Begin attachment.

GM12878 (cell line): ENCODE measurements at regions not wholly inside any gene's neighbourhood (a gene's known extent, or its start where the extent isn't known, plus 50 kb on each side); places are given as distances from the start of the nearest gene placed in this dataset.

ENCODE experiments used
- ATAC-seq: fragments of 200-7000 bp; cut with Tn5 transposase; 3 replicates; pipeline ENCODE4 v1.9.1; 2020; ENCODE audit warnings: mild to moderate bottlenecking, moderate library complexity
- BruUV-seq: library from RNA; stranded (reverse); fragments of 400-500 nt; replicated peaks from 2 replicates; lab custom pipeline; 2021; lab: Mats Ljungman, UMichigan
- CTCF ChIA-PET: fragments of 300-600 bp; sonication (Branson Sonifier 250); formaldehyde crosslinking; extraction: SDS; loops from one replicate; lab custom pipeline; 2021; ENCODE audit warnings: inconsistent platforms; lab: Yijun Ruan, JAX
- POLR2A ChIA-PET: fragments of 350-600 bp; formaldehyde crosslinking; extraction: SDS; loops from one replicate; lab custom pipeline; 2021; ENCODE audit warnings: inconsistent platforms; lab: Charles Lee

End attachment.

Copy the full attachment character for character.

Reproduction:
GM12878 (cell line): ENCODE measurements at regions not wholly inside any gene's neighbourhood (a gene's known extent, or its start where the extent isn't known, plus 50 kb on each side); places are given as distances from the start of the nearest gene placed in this dataset.

ENCODE experiments used
- ATAC-seq: fragments of 200-7000 bp; cut with Tn5 transposase; 3 replicates; pipeline ENCODE4 v1.9.1; 2020; ENCODE audit warnings: mild to moderate bottlenecking, moderate library complexity
- BruUV-seq: library from RNA; stranded (reverse); fragments of 400-500 nt; replicated peaks from 2 replicates; lab custom pipeline; 2021; lab: Mats Ljungman, UMichigan
- CTCF ChIA-PET: fragments of 300-600 bp; sonication (Branson Sonifier 250); formaldehyde crosslinking; extraction: SDS; loops from one replicate; lab custom pipeline; 2021; ENCODE audit warnings: inconsistent platforms; lab: Yijun Ruan, JAX
- POLR2A ChIA-PET: fragments of 350-600 bp; formaldehyde crosslinking; extraction: SDS; loops from one replicate; lab custom pipeline; 2021; ENCODE audit warnings: inconsistent platforms; lab: Charles Lee